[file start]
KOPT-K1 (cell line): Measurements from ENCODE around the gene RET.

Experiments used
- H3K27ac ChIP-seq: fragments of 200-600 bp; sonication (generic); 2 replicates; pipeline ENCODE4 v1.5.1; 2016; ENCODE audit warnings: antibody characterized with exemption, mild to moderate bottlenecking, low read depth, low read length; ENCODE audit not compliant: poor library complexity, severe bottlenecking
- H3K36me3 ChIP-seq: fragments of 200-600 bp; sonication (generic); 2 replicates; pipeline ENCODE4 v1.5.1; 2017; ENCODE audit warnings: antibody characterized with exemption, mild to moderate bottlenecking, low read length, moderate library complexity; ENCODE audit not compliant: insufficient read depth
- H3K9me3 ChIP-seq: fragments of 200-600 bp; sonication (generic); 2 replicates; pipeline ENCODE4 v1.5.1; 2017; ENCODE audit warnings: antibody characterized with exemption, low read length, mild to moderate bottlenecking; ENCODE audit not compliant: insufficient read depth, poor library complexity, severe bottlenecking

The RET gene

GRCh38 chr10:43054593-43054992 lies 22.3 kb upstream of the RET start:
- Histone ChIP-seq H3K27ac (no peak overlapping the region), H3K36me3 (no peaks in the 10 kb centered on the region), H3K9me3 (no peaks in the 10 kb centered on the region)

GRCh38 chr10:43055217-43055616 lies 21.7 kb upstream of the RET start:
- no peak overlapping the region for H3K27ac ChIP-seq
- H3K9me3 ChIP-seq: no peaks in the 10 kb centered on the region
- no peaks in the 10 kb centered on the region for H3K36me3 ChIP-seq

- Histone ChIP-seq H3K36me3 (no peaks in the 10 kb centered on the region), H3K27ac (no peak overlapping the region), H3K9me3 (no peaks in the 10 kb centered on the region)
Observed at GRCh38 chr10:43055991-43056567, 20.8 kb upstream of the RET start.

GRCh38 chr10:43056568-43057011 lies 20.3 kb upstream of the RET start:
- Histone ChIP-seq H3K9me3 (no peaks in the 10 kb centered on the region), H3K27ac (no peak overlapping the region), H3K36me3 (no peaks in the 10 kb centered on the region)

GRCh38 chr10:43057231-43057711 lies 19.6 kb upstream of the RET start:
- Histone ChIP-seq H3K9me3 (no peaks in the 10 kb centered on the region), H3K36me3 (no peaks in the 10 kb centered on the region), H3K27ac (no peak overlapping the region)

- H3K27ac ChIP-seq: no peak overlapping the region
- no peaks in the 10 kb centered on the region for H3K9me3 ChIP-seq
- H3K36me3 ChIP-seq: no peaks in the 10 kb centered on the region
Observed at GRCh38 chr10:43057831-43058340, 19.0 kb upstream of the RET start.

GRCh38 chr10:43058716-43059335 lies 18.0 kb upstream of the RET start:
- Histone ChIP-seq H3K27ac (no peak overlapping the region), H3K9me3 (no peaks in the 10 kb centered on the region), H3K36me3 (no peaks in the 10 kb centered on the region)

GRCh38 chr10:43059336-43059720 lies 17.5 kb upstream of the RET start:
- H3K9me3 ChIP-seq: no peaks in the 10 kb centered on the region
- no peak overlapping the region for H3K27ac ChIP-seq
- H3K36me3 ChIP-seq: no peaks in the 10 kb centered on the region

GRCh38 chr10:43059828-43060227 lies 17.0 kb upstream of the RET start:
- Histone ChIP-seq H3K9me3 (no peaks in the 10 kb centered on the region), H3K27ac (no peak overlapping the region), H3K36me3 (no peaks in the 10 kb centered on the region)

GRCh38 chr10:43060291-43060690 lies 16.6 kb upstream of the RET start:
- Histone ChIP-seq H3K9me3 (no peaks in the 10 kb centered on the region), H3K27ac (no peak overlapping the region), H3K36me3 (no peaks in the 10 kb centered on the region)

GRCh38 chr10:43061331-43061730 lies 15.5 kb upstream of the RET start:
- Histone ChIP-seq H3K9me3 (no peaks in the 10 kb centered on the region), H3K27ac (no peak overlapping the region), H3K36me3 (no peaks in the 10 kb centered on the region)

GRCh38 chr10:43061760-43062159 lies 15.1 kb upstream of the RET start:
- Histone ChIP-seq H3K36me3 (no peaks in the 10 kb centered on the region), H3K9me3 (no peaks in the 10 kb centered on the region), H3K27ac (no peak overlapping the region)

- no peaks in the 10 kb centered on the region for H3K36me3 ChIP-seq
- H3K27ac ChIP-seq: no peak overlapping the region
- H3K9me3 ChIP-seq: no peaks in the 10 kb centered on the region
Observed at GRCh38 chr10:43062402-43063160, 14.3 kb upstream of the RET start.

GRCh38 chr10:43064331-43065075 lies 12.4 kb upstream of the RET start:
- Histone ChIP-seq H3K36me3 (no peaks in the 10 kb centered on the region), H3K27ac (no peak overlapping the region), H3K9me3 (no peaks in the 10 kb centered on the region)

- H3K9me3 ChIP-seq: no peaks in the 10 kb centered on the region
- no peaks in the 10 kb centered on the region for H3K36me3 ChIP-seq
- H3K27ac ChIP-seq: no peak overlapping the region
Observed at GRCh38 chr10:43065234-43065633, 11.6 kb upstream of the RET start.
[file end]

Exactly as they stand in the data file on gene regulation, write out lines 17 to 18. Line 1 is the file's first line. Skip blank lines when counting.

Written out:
GRCh38 chr10:43057231-43057711 lies 19.6 kb upstream of the RET start:
- Histone ChIP-seq H3K9me3 (no peaks in the 10 kb centered on the region), H3K36me3 (no peaks in the 10 kb centered on the region), H3K27ac (no peak overlapping the region)